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Confined Spaces Series – Part 3: Entry Permits [Templates Included]

Posted by Katy Lyden on March 18, 2021 at 11:27 AM

In this final part of our three-part series on confined spaces, we’re going to explore the actual entry process into a permit space, discuss what kind of post-entry activities that should be considered and how to keep good records of all entries.

Do You Have a Permit for That?

Within the safety field, it seems there’s always a form, permit or other type of documentation that must be generated and kept on hand providing evidence that a company is performing certain regulatory activities as required. For confined spaces, one of the primary records that must be generated and kept is the entry permit.

When tasked with developing a confined spaces program, the first place many safety professionals will go to search for things like example permits or permit templates is the internet and a quick online search for “confined space permits” will yield a good number of websites and templates. However, while no one likes to reinvent the wheel, anything found online from a random source should be thoroughly vetted before being used. This is especially true for those safety professionals who maybe aren’t entirely sure of what’s supposed to be included in an entry permit or for those who weren’t aware until just now that there are actually requirements for what’s supposed to be included. It should be understood that using a permit that doesn’t include all the required items can be dangerous, especially if what’s omitted is an important piece of safety information.

At EHS Insight, we understand how cumbersome it can be to find good templates that allow for a little customization. So, with that in mind we’ve created a Confined Spaces Entry Permit Template that can be used as is or that can be modified to include additional information as needed.

Post-Entry Activities

Even though OSHA only requires a review of entry operations if the employer believes that the process being used doesn’t adequately protect workers and even though they only require the actual permit space program to be reviewed annually during years where entries have taken place, it’s still a good practice to conduct a post-entry review at the conclusion of every confined space entry.

Many employers will simply go along with the standards and skip this practice however, performing a quick post-entry review after each entry is important because this is how issues are found and eliminated before they can cause injuries or fatalities.

The post-entry review process doesn’t have to be lengthy or complicated but it should offer participants the opportunity to talk about their experiences and discuss what went well and what needs improvement. For a simple to use, one page form that offers plenty of space for comments, look no further than at our Post-Entry Critique Form which like nearly all of our templates, can be modified as needed.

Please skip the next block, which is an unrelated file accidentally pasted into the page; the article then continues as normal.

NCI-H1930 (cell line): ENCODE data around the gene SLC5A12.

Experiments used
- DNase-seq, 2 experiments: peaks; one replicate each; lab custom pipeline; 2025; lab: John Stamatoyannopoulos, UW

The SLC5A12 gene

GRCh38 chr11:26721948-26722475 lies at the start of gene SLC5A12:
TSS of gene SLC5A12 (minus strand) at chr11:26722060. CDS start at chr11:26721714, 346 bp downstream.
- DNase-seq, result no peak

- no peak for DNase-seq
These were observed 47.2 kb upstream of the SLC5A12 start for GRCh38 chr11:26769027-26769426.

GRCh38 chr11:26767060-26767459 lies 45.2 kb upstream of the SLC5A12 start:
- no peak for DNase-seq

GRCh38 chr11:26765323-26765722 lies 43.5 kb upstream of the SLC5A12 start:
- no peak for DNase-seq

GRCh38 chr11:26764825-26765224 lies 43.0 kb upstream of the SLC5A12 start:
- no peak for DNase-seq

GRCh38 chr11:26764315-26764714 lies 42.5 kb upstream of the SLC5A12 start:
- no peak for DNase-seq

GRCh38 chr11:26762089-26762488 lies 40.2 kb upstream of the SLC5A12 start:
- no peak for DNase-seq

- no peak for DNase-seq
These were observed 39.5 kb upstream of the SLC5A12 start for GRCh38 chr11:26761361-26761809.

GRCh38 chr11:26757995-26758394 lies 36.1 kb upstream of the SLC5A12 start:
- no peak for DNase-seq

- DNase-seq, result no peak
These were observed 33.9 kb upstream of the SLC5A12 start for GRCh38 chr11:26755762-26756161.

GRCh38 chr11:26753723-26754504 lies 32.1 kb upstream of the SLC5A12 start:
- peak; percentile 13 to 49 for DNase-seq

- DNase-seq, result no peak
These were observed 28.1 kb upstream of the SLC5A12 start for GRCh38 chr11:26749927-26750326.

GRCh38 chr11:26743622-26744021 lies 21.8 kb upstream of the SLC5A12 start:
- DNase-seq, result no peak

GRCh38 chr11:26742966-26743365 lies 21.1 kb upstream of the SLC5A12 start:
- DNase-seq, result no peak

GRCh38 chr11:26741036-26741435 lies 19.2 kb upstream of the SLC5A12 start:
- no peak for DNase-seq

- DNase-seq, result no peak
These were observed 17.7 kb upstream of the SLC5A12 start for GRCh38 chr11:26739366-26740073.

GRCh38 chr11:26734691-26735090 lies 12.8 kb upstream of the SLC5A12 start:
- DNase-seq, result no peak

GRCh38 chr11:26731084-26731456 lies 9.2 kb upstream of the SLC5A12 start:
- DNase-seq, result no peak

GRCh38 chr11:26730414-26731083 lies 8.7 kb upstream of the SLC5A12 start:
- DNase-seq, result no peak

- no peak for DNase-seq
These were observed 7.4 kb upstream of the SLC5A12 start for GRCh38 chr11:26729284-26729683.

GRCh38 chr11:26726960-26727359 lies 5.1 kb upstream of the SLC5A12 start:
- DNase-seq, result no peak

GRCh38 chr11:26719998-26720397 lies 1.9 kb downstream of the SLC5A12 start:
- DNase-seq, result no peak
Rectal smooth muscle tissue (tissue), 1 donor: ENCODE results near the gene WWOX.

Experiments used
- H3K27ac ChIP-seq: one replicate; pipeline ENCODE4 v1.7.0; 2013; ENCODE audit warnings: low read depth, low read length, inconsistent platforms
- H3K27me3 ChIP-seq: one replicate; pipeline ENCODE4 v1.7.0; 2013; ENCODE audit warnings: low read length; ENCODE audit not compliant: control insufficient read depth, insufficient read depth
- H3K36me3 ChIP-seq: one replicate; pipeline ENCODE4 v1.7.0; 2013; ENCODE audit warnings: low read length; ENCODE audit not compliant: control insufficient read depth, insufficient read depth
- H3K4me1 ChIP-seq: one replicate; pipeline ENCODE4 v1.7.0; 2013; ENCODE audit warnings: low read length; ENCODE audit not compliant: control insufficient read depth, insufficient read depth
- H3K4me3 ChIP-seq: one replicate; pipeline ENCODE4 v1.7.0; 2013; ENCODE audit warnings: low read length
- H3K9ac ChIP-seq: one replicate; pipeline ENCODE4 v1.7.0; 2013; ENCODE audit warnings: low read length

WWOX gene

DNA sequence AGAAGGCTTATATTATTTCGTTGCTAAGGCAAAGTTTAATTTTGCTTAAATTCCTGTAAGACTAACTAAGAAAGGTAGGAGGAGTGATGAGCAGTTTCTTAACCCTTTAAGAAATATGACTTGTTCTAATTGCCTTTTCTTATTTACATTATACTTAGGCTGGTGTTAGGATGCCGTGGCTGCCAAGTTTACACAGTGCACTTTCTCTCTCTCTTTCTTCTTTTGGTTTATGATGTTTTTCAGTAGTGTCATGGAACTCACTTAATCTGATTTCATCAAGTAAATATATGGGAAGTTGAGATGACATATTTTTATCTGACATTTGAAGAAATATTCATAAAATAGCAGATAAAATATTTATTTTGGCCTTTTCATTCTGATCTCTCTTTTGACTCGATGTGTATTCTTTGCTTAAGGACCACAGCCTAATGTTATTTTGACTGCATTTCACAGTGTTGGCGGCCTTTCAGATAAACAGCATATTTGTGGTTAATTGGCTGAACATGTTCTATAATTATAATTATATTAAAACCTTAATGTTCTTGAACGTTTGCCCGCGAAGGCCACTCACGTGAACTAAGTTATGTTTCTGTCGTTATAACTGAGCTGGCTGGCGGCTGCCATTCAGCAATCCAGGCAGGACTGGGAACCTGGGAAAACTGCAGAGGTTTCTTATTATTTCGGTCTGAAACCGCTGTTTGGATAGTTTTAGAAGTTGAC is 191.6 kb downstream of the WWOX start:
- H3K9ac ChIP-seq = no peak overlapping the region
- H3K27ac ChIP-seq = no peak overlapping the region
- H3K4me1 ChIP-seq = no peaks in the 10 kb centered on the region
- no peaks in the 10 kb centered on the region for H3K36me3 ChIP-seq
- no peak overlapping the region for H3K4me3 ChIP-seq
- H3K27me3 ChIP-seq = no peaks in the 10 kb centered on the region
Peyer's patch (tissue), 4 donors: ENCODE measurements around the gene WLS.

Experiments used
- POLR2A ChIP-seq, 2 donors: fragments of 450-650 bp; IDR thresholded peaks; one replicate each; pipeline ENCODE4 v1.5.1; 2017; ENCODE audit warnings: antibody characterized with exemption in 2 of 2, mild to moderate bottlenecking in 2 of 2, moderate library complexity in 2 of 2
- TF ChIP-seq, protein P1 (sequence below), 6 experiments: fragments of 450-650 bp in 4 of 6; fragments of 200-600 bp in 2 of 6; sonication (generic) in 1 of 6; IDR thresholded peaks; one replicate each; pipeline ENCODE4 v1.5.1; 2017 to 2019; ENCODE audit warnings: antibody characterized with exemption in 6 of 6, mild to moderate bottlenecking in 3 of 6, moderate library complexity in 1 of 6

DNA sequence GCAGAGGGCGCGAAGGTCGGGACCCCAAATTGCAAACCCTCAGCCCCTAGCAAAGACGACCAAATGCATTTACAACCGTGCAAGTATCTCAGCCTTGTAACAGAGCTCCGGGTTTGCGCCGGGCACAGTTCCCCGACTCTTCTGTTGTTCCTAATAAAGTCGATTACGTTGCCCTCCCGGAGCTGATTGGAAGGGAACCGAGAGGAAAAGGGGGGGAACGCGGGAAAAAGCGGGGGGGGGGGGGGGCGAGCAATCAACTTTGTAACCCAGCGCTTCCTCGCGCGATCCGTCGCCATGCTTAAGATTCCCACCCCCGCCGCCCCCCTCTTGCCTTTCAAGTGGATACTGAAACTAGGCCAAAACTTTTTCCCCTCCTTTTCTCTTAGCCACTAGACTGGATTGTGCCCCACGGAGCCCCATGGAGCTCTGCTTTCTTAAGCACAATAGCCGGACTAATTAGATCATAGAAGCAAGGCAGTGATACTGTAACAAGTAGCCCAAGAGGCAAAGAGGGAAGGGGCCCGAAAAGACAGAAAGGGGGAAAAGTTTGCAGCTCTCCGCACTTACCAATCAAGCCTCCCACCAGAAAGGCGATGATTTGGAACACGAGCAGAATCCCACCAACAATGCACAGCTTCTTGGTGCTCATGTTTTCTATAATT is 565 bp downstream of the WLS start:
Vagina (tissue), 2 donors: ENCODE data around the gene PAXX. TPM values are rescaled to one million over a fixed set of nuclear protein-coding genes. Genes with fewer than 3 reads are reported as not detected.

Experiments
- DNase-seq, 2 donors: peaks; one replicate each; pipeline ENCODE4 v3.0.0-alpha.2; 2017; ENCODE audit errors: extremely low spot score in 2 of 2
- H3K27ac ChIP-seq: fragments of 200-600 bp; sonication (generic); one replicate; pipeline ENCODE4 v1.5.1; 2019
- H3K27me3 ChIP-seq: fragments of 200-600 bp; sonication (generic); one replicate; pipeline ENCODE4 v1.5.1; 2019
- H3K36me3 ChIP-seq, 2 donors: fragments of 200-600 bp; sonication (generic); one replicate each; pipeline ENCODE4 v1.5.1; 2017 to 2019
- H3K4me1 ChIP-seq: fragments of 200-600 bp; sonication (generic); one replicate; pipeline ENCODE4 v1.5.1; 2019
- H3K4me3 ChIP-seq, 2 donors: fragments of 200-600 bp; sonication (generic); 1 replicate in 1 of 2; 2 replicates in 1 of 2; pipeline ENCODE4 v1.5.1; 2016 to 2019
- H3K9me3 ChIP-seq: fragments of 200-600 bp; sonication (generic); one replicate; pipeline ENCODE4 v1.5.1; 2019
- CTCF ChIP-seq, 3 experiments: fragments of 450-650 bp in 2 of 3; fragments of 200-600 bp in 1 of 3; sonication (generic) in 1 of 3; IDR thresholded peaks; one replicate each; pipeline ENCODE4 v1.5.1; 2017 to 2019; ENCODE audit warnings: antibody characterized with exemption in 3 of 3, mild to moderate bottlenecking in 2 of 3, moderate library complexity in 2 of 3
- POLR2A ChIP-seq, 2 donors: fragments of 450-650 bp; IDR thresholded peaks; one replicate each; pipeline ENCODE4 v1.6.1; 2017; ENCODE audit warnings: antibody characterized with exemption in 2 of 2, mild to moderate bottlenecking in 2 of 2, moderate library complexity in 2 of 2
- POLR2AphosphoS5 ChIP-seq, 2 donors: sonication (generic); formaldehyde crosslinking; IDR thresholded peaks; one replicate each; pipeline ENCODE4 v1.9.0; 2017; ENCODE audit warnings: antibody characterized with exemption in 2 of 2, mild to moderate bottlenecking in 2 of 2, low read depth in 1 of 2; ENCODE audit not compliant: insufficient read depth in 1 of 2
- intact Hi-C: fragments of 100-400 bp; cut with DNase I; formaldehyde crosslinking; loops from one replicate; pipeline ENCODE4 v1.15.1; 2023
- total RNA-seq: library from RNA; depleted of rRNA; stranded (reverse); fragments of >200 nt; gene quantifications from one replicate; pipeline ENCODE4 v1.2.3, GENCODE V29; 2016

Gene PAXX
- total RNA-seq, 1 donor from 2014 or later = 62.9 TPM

Keeping Organized

Confined spaces programs can have a lot of moving parts which can be hard to keep up with, especially if there’s a lot of other activity going on or the person managing the process is still learning.

When trying to manage all of these moving parts, one area that seems to be constant source of stress is ensuring that all of the required steps have been completed before, during and after an entry into a permit-required space. A simple way of reducing the possibility that important steps will be skipped in the process is to use a checklist like EHS Insight’s Confined Space Entry Checklist. With our checklist, users can go through each step in the process, initial and date when each has been completed, add any comments or notes and finally, require a signature when the entire process has been completed. And, as with most of our templates, this checklist is modifiable as needed.

Another good practice for keeping things organized is to document all permit entries in one place. Having a log of all entries into permit-required confined spaces can help the program manager keep track of how many entries are being performed, can help identify the regular participants to keep training up to date, and can help track hours and labor costs which could then be used to support the justification for using contractors for this activity. A good template to use for this is EHS Insight’s Confined Spaces Entry Log which allows users to document each permit entry, when it took place, which space was entered, when the permit was issued, when it was canceled and whether or not a post-entry review was conducted.

A Final Word

We know that confined spaces can be a tedious, confusing program to manage, especially for people who are new to the safety field or who are new to confined spaces. No matter what the situation, there are some very good resources available to help even the newest safety professional better understand what’s required and how to manage those requirements.

If you think your company could benefit from a more organized approach to managing confined spaces, let us know and we’ll talk you through how we can help you stay on top of everything.

Topics: Workplace Health and Safety, Safety Management, Confined Spaces

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